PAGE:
Lipman’s comment on yesterday’s blog and the document he linked to, together with emails received, suggest that it would be helpful to go a bit further on the school pronunciation of Latin.
Jason Nedecky writes
Having sung a lot under BrE choral directors here at the Anglican Church of Canada, I have become somewhat accustomed to [anglicized Latin]; I am thinking particularly of those canticles of the Book of Common Prayer adopted for Mattins: the "Benedicite" [ˌbɛ nɪ ˈdaɪ sə tɪ], the "Jubilate Deo" [ˌʤuː bɪ ˈlɑː teɪ ˈdeɪ əʊ], the "Venite" [və ˈnaɪ tɪ], the "Te Deum" [ˈtiː dɪəm], and so on.
The other day, I was watching a documentary on the Coronation of Queen Elizabeth II, in which the famous anthem "I was glad," set by Parry contains that passage of "Vivat!" acclamations, adopted and Anglicised on that momentous occasion, as, from what I can hear: [ˈvaɪ væt ɹɪ ˈʤaɪ nə ɪ ˌlɪ zɪ ˈbeɪ θə].
The canticle names Jason cites are actually a mixture. Yes, at school we called the Benedicite ˌbenɪˈdaɪsəti (see LPD), but as a Latin word meaning ‘bless (ye)!’ we would have said ˌbenɪˈdiːkɪteɪ.
The Westminster School document referred to by Lipman describes the way English was pronounced in English schools up to about 1900. This way of pronouncing Latin derives from the reformed pronunciation introduced by Erasmus and his followers five hundred years ago. While this Erasmian reform removed some anomalies, its timing was unfortunate.
The advantages of the new pronunciation in England were soon to be diminished by an accident of linguistic history. For the reforms came at a time when the extensive changes from the Middle English to Modern English vowel system were still incomplete; and so any reforms in Latin or Greek pronunciation underwent these changes… the Latin vowels ā, ī, ē, for example, became diphthongs as in English name, wine, seen.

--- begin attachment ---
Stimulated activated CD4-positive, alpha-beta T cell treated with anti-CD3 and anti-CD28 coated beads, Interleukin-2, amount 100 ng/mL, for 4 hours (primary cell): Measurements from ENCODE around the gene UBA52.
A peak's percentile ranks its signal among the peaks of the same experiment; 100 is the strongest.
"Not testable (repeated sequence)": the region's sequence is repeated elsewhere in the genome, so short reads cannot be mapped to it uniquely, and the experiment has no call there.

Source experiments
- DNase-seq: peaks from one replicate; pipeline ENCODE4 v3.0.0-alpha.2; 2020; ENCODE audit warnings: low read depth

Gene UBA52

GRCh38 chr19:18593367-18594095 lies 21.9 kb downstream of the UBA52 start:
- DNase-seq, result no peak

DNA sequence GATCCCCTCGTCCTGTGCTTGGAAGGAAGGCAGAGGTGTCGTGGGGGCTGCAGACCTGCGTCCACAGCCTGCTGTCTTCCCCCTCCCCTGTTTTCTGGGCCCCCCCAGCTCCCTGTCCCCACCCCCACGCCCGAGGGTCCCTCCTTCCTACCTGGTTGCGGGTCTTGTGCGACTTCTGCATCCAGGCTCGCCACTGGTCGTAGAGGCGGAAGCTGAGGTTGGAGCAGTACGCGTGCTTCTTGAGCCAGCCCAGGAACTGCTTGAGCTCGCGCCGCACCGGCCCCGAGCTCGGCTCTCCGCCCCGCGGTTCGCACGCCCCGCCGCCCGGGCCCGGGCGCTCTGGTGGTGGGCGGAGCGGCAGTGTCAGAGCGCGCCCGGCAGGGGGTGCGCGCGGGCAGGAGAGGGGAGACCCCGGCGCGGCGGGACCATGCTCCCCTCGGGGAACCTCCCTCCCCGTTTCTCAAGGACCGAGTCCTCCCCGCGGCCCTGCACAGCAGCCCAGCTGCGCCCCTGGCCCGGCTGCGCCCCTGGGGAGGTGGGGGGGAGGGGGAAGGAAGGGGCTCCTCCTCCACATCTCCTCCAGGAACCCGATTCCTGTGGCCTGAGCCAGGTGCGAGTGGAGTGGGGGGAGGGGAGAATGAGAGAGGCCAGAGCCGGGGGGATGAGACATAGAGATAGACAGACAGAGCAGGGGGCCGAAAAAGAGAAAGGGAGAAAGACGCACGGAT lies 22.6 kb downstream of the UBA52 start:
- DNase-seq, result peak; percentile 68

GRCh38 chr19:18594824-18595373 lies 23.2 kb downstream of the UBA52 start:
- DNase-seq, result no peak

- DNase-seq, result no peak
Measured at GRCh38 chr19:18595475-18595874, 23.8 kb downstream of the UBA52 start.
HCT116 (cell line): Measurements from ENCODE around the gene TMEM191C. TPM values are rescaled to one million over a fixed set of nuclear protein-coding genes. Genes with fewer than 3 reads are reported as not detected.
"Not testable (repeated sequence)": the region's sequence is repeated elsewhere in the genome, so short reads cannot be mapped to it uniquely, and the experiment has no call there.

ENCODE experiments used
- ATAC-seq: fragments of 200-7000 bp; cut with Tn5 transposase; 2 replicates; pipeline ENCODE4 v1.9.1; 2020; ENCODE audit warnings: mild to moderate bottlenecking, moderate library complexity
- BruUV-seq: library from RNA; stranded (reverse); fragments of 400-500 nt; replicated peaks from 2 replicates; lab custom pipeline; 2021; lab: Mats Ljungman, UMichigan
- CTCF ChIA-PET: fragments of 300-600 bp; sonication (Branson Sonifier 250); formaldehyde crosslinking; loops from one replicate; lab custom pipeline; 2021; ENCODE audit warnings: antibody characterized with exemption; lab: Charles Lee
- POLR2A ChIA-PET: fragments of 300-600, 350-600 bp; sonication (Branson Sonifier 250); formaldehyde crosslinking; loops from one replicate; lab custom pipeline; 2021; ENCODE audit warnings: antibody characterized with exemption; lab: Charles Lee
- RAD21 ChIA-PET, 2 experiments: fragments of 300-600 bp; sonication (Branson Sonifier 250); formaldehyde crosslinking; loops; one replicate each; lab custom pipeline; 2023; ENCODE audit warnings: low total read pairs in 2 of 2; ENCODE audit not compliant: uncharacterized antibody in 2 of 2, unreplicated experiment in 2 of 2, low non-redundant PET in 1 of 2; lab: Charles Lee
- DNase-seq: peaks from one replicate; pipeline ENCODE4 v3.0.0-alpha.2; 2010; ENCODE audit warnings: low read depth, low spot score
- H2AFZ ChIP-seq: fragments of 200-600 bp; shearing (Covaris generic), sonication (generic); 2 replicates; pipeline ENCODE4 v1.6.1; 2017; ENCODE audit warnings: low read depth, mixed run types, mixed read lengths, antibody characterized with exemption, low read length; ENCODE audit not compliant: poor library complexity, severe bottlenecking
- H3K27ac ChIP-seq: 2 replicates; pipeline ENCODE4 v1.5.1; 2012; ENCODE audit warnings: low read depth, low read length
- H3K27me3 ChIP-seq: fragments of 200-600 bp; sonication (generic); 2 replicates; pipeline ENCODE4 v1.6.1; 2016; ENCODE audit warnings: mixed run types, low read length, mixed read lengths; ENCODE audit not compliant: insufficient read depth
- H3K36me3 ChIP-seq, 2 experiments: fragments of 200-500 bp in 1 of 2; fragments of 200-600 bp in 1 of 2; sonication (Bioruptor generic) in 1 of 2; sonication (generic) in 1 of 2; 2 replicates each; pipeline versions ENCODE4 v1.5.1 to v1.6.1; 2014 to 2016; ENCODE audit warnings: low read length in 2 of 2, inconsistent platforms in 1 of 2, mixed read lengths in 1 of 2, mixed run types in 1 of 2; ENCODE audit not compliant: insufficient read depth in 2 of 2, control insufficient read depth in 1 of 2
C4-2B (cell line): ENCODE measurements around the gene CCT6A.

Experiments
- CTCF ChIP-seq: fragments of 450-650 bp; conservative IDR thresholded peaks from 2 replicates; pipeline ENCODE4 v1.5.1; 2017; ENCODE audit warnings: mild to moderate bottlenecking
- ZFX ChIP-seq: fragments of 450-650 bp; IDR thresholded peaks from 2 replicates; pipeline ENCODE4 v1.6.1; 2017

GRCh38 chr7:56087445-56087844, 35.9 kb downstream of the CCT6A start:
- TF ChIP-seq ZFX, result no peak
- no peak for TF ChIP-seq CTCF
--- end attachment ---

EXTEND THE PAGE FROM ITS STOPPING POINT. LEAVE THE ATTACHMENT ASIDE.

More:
[Allen, Vox Latina, App. "The pronunciation of Latin in England"]
That is why we have aɪ rather than iː in the penultimate syllables of Benedicite and Venite as names of canticles, and similarly in hundreds of Latin loanwords in English, from appendicitis to virus.
Around 1870, however, a new reformed pronunciation was formulated by various Cambridge and Oxford scholars, and by the early twentieth century had spread to most British schools teaching Latin (though Westminster was a notorious exception). By the time I learnt Latin, then, the English Great Vowel Shift had been undone as far as English Latin was concerned (though we still continued to pronounce Latin entirely in English sounds). From the earlier ˈvaɪvæt rɪˈdʒaɪnə for vivat regina we had switched to ˈviːvæt reˈɡiːnə (and some brave souls even said ˈwiːwæt).
The earlier pronunciation has persisted in proper names and assimilated words, but has generally given way to the newly reformed pronunciation in actual Latin phrases and sentences.
Before 1870 I assume the Jubilate would have been called the ˌdʒuːbɪˈleɪti. In this case, however, for some reason the twentieth-century reforms have won out, and we all now say -ˈlɑːti (though we may hesitate between j- and dʒ-).
In my first year of Greek at school we still pronounced Greek with GVS-shifted vowels: so for example Μοῦσα ‘a Muse’ was ˈmaʊsə and τί ‘what’ was taɪ. But in my second year we switched to the newly reformed pronunciation and from then on said ˈmuːsə and tɪ.
With the influence of Catholic, Italianate pronunciation, Benedicite can now also be heard as ˌbeneˈdiːtʃiteɪ. But not in Anglican schools and churches.